It can be easily concluded that if in future we have to develop a small molecule working against small lung cancer cell line, the developed QSAR model will work as a great predictor of its activity with any chemical scaffold and by which we can produce a good molecule with higher activity profile.

 

CONFLICT OF INTEREST

There is no conflict of interest associated with the authors of this paper.

 

ACKNOWLEDGEMENTS

One of the authors is highly acknowledged towards Prof. Veerma Ram, Head of the Department SBSPGI for his unconditional support and well beings.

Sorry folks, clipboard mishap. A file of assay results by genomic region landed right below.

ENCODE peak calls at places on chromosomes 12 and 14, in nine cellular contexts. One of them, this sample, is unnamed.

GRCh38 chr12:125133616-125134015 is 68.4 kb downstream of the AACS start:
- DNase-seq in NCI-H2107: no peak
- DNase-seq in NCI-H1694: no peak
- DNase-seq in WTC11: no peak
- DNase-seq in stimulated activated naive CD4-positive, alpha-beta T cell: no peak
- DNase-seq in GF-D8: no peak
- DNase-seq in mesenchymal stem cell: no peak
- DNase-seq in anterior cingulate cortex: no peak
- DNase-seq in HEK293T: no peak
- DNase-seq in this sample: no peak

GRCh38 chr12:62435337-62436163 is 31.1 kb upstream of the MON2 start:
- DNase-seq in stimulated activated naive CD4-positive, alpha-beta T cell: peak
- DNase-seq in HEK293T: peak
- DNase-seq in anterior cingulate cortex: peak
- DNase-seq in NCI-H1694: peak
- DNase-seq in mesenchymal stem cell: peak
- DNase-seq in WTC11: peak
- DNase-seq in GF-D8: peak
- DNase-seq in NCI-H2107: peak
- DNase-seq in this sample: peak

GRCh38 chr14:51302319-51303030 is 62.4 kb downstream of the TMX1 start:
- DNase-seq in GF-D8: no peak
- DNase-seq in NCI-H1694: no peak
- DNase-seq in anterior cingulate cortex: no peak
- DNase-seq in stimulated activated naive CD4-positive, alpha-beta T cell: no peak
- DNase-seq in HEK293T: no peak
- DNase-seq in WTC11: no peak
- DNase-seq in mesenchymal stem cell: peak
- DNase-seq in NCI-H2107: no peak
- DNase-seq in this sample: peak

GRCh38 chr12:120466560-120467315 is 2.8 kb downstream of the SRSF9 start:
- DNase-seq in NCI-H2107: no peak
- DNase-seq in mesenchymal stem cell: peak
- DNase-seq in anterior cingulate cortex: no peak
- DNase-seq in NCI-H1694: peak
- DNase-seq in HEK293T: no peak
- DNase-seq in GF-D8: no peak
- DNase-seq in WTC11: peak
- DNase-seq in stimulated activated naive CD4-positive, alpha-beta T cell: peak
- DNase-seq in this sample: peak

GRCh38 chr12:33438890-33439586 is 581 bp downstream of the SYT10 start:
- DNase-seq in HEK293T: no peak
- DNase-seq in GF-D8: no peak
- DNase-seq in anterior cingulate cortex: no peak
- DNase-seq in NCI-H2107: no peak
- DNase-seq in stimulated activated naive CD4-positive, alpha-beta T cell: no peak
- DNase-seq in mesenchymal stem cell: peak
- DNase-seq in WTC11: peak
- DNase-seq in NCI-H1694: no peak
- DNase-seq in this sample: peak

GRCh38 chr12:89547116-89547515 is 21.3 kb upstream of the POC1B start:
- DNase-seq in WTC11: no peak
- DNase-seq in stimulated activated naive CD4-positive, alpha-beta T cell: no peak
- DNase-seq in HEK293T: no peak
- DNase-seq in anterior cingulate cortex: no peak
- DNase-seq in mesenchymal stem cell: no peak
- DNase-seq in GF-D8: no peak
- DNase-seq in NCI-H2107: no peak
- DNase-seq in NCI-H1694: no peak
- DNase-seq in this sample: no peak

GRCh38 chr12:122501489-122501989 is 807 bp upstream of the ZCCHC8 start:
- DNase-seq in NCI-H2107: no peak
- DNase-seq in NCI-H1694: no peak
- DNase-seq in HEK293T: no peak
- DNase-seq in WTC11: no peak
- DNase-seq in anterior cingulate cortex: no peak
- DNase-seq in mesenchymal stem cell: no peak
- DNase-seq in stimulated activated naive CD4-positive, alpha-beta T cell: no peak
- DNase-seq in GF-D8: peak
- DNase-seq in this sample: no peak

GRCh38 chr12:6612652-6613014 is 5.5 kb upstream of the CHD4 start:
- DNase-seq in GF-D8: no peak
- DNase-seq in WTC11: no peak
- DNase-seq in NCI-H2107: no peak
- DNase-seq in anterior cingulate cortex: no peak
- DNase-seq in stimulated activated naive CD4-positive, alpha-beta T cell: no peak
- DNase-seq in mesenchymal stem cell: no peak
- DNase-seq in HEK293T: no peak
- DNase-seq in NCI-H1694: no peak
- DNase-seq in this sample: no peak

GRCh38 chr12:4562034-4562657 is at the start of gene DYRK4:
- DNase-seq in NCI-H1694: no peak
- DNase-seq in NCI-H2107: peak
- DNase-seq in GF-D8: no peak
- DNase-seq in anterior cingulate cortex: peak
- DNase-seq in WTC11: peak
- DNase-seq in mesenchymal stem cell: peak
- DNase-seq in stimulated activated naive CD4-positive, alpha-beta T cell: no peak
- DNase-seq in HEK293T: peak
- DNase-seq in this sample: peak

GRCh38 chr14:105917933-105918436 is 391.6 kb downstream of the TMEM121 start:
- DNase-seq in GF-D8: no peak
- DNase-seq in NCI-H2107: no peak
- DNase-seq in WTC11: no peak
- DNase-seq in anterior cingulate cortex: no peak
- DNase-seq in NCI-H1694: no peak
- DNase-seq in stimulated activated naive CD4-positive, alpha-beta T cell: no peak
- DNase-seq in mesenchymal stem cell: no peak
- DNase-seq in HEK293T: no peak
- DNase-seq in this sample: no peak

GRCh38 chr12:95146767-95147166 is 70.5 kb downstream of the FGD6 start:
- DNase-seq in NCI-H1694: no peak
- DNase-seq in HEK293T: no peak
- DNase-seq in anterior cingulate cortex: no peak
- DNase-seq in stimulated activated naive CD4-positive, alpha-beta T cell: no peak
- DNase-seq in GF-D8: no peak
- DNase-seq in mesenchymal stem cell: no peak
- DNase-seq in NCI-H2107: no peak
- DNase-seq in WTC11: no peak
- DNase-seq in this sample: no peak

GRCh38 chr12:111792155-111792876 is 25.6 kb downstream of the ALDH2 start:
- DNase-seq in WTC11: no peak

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Welcome to the research group of Prof. Dr. Cornelia M. Keck in Marburg. Cornelia M. Keck is a pharmacist and obtained her PhD in 2006 from the Freie Universität (FU) in Berlin. In 2009 she was appointed as Adjunct Professor for Pharmaceutical and Nutritional Nanotechnology at the University Putra Malaysia (UPM) and in 2011 she obtained her Venia legendi (Habilitation) at the Freie Universität Berlin and was appointed as a Professor for Pharmacology and Pharmaceutics at the University of Applied Sciences Kaiserslautern. Since 2016 she is Professor of Pharmaceutics and Biopharmaceutics at the Philipps-Universität Marburg. Her field of research is the development and characterization of innovative nanocarriers for improved delivery of poorly soluble actives for healthcare and cosmetics. Prof. Keck is executive board member of the German Association of Nanotechnology (Deutscher Verband Nanotechnologie), Vize-chairman of the unit „Dermocosmetics“ at the German Society of Dermopharmacy, active member in many pharmaceutical societies and member of the BfR Committee for Cosmetics at the Federal Institute for Risk Assessment (BfR).